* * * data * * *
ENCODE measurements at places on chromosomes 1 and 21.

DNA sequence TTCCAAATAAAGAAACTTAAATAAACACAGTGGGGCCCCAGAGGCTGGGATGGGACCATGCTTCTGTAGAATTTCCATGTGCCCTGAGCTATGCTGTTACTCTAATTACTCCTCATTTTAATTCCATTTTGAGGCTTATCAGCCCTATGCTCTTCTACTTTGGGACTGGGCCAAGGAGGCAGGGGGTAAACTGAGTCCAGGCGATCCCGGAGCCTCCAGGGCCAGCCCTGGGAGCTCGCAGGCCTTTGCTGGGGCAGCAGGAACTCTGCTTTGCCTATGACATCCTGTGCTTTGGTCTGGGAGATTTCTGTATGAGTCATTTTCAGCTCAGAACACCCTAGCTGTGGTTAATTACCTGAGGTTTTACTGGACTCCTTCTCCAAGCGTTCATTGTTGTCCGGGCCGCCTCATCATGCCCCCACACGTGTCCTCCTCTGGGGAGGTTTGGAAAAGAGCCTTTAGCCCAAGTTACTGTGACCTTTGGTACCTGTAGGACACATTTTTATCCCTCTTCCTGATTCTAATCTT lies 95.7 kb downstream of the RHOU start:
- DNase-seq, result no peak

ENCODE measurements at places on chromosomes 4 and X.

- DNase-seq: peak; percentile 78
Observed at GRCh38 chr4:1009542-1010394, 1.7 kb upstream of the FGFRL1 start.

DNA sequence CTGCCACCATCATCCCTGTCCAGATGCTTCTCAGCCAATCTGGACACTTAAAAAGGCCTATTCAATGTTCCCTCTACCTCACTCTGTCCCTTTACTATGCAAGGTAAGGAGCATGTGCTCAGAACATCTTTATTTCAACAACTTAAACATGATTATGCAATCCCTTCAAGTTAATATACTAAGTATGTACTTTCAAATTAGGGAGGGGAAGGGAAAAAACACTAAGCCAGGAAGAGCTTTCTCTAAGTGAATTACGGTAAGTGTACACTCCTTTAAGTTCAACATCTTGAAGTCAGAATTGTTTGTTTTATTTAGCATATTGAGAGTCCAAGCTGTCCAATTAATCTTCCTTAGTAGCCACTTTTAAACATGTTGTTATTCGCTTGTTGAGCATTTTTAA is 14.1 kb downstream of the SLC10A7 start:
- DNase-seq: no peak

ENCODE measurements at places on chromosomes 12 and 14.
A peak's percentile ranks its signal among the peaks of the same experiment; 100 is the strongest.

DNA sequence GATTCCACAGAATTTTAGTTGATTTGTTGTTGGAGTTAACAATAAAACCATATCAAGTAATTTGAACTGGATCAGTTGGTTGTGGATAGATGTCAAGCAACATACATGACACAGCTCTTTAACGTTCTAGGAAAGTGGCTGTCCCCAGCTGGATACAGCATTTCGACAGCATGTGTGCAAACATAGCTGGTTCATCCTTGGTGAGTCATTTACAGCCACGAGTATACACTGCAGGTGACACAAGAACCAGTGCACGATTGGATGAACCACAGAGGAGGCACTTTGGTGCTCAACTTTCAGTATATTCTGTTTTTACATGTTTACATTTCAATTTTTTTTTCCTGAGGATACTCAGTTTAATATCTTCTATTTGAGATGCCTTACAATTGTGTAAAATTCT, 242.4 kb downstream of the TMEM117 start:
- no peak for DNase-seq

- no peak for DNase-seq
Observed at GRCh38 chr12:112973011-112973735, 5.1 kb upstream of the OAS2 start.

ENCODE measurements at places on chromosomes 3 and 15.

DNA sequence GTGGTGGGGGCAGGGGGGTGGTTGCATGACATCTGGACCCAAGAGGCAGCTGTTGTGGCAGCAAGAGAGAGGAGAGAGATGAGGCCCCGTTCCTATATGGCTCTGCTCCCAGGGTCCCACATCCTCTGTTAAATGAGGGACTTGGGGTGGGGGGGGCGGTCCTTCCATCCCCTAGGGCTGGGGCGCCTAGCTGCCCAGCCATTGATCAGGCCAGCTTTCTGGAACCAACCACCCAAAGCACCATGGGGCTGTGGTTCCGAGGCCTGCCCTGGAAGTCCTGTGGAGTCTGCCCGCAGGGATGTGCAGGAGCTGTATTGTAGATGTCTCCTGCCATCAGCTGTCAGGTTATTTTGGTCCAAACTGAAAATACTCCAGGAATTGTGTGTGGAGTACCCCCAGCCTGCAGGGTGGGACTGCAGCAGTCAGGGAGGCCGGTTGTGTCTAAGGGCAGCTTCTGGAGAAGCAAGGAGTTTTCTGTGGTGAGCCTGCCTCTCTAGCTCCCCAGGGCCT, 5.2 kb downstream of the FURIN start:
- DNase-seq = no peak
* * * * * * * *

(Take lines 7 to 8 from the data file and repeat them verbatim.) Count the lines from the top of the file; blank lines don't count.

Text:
DNA sequence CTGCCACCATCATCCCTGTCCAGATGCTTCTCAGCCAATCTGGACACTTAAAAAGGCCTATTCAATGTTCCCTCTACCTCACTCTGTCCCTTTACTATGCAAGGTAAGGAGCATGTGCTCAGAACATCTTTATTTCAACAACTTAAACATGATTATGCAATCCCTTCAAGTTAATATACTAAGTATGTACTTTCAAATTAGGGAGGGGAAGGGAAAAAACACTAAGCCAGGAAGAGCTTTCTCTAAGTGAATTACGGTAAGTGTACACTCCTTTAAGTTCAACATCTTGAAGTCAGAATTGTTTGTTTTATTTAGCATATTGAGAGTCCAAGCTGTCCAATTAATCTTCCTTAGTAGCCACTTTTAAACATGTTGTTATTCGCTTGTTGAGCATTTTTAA is 14.1 kb downstream of the SLC10A7 start:
- DNase-seq: no peak